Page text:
A Kids Book About books teach children about racism and other “adults” to

Jelani Memory believes that fire-breathing dragons, teddy bears, and fairy tales about princesses have their place in the children’s media landscape, but enough of this fantasy already exists. On the contrary, asks the author and the entrepreneur: “Where are all the true stories? Who explains what is going on in the world?

His quest to educate young children about the realities of the world prompted him to write the book, A children’s book on racism. It would be different from most children’s books, removing the sugar coating and educating 5-9 year olds about racism “in all its seriousness and ugliness”, emphasizing facts and honesty over illustrations. colorful and poppy patterns.

[Photo: courtesy A Kids Book About]

Memory, founder and CEO of A children’s book on, joined us this week Ideas that change the world podcast to discuss the concept of bringing up topics like racism with impressionable young people. After racism, the Memory publishing startup tackled other important topics – incarceration, depression, death, feminism, sexual abuse, being transgender and shootings in schools – no euphemisms or those little white lies that adults tend to use. “I think these are heavy topics,” he says, “but I don’t know if kids always perceive them that way, which means they don’t carry all the baggage with them.” It is adults who feel uncomfortable with the subject, he says, more than children.

The reason this education started early is that many children are already struggling, says Memory. Children can be bullied, see parents arguing, or face the death of a grandparent, without knowing how to talk about it. “Yes, we want to give them the safety and comfort they need,” he says, “but pretending that doesn’t happen [is] creating more discomfort. Books are one way to approach these questions. “We don’t really sell books. We sell the conversation that comes after.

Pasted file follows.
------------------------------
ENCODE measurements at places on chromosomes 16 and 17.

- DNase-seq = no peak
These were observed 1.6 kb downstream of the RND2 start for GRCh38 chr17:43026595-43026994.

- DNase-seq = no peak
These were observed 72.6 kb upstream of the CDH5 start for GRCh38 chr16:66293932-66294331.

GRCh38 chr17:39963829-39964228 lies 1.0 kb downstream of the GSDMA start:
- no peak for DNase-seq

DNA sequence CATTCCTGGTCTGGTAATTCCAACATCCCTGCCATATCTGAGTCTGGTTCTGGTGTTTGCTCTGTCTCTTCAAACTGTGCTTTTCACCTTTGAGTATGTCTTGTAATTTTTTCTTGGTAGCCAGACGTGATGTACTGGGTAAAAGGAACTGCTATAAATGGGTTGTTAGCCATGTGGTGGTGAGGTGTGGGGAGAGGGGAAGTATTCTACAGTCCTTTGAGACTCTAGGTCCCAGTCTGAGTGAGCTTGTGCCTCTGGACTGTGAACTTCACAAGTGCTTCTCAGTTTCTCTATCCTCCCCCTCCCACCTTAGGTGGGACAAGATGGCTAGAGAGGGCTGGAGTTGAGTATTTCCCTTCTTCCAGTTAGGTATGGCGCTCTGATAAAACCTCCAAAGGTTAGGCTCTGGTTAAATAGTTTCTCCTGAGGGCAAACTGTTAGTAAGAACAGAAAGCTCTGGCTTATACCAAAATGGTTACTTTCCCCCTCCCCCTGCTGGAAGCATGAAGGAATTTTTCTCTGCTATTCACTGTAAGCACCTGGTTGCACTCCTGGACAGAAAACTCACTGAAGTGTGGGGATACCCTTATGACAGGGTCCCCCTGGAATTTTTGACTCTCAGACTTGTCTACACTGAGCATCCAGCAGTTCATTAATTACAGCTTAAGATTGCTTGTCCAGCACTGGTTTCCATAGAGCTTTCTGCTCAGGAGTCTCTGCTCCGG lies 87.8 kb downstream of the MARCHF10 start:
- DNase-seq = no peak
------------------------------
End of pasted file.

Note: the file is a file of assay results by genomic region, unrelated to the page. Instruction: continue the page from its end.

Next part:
[Photo: courtesy A Kids Book About]

Plus, many adults themselves don’t know exactly how to talk about issues like racism, until they get to college or take training in workplace diversity – or, worse, they do. don’t even believe it exists. Memory says his book sales skyrocketed after the murder of George Floyd, which was a huge wake-up call for many as we certainly don’t live in a post-racial society. “They are not black parents, they are not coastal parents,” he says of book buyers. “These are white parents from Central America who say, ‘Oh my God, racism is real. I need to talk to my child.

Memory has now added podcasts and online courses to its educational arsenal, all geared towards the same goal of helping children understand difficult concepts from an early age and become better members of society. “They have the power to be better, to do better, to love the people around them who are like them or not at all,” he says. “And, above all, to love each other as they are.”

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